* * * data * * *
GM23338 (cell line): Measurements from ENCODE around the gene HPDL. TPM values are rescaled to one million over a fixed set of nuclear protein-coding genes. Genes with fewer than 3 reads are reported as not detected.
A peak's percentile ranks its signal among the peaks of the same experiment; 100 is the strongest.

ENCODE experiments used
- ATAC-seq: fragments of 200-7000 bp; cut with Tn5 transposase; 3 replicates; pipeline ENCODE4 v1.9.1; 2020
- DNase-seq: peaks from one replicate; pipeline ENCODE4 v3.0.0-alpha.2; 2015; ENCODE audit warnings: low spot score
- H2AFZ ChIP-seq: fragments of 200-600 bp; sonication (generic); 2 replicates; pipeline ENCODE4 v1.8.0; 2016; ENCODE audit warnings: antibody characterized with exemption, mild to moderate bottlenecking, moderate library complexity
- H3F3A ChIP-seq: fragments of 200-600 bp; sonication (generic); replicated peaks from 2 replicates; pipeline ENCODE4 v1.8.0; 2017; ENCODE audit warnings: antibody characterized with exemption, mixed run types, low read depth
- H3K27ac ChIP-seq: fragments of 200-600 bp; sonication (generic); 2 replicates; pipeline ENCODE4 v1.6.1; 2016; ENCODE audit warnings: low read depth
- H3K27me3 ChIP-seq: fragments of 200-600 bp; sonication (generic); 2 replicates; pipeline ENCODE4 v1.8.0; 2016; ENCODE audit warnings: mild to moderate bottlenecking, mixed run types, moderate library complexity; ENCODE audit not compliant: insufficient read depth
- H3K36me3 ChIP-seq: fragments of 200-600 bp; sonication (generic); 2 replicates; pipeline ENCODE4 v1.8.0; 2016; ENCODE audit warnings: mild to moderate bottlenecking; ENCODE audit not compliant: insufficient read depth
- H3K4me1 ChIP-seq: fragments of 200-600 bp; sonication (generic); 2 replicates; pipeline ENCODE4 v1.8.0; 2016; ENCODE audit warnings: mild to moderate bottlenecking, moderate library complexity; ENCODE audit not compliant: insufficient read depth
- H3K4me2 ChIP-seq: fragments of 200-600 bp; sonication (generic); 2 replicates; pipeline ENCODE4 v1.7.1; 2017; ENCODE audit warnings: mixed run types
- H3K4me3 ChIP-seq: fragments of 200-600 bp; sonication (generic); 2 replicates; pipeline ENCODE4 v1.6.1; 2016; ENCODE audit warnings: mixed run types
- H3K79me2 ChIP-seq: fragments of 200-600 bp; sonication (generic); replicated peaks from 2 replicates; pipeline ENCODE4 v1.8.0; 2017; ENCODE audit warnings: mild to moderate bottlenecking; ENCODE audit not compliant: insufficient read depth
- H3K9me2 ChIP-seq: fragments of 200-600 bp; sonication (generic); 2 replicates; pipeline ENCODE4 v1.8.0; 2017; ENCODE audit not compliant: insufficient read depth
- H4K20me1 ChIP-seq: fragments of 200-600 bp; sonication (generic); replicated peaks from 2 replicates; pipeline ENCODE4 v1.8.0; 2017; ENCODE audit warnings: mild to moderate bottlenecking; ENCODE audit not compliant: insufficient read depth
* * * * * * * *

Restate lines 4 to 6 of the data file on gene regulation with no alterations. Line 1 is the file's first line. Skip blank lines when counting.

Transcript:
- ATAC-seq: fragments of 200-7000 bp; cut with Tn5 transposase; 3 replicates; pipeline ENCODE4 v1.9.1; 2020
- DNase-seq: peaks from one replicate; pipeline ENCODE4 v3.0.0-alpha.2; 2015; ENCODE audit warnings: low spot score
- H2AFZ ChIP-seq: fragments of 200-600 bp; sonication (generic); 2 replicates; pipeline ENCODE4 v1.8.0; 2016; ENCODE audit warnings: antibody characterized with exemption, mild to moderate bottlenecking, moderate library complexity